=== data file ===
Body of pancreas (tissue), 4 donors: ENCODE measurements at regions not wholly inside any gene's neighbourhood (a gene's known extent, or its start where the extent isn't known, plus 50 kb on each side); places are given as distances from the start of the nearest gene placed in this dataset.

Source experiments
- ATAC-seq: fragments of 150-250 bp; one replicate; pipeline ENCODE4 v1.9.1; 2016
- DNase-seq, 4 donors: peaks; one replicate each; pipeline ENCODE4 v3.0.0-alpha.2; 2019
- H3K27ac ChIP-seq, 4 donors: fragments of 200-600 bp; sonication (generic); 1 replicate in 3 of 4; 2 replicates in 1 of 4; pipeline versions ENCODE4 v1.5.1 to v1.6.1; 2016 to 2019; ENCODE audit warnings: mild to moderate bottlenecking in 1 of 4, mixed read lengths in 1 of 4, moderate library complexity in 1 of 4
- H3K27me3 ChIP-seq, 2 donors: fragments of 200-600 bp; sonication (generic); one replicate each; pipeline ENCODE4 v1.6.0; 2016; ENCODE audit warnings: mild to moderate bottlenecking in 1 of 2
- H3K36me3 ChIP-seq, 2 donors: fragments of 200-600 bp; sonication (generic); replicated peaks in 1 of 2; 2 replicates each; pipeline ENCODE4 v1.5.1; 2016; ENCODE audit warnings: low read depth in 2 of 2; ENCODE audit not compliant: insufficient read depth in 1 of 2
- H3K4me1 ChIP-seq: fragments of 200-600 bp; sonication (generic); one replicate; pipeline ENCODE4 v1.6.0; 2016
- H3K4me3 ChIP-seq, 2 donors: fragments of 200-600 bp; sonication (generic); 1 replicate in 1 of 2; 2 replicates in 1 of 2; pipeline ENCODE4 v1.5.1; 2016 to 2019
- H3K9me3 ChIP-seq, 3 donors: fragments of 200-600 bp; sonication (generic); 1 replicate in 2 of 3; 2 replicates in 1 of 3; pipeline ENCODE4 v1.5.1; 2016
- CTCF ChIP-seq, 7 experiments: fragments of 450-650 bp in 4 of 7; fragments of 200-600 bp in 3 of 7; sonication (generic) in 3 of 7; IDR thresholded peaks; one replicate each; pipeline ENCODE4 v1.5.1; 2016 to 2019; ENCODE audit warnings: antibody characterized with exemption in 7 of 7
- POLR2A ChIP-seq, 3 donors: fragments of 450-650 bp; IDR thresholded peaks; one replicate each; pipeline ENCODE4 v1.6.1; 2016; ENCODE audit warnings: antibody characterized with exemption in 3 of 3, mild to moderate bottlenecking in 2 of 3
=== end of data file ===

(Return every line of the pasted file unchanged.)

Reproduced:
Body of pancreas (tissue), 4 donors: ENCODE measurements at regions not wholly inside any gene's neighbourhood (a gene's known extent, or its start where the extent isn't known, plus 50 kb on each side); places are given as distances from the start of the nearest gene placed in this dataset.

Source experiments
- ATAC-seq: fragments of 150-250 bp; one replicate; pipeline ENCODE4 v1.9.1; 2016
- DNase-seq, 4 donors: peaks; one replicate each; pipeline ENCODE4 v3.0.0-alpha.2; 2019
- H3K27ac ChIP-seq, 4 donors: fragments of 200-600 bp; sonication (generic); 1 replicate in 3 of 4; 2 replicates in 1 of 4; pipeline versions ENCODE4 v1.5.1 to v1.6.1; 2016 to 2019; ENCODE audit warnings: mild to moderate bottlenecking in 1 of 4, mixed read lengths in 1 of 4, moderate library complexity in 1 of 4
- H3K27me3 ChIP-seq, 2 donors: fragments of 200-600 bp; sonication (generic); one replicate each; pipeline ENCODE4 v1.6.0; 2016; ENCODE audit warnings: mild to moderate bottlenecking in 1 of 2
- H3K36me3 ChIP-seq, 2 donors: fragments of 200-600 bp; sonication (generic); replicated peaks in 1 of 2; 2 replicates each; pipeline ENCODE4 v1.5.1; 2016; ENCODE audit warnings: low read depth in 2 of 2; ENCODE audit not compliant: insufficient read depth in 1 of 2
- H3K4me1 ChIP-seq: fragments of 200-600 bp; sonication (generic); one replicate; pipeline ENCODE4 v1.6.0; 2016
- H3K4me3 ChIP-seq, 2 donors: fragments of 200-600 bp; sonication (generic); 1 replicate in 1 of 2; 2 replicates in 1 of 2; pipeline ENCODE4 v1.5.1; 2016 to 2019
- H3K9me3 ChIP-seq, 3 donors: fragments of 200-600 bp; sonication (generic); 1 replicate in 2 of 3; 2 replicates in 1 of 3; pipeline ENCODE4 v1.5.1; 2016
- CTCF ChIP-seq, 7 experiments: fragments of 450-650 bp in 4 of 7; fragments of 200-600 bp in 3 of 7; sonication (generic) in 3 of 7; IDR thresholded peaks; one replicate each; pipeline ENCODE4 v1.5.1; 2016 to 2019; ENCODE audit warnings: antibody characterized with exemption in 7 of 7
- POLR2A ChIP-seq, 3 donors: fragments of 450-650 bp; IDR thresholded peaks; one replicate each; pipeline ENCODE4 v1.6.1; 2016; ENCODE audit warnings: antibody characterized with exemption in 3 of 3, mild to moderate bottlenecking in 2 of 3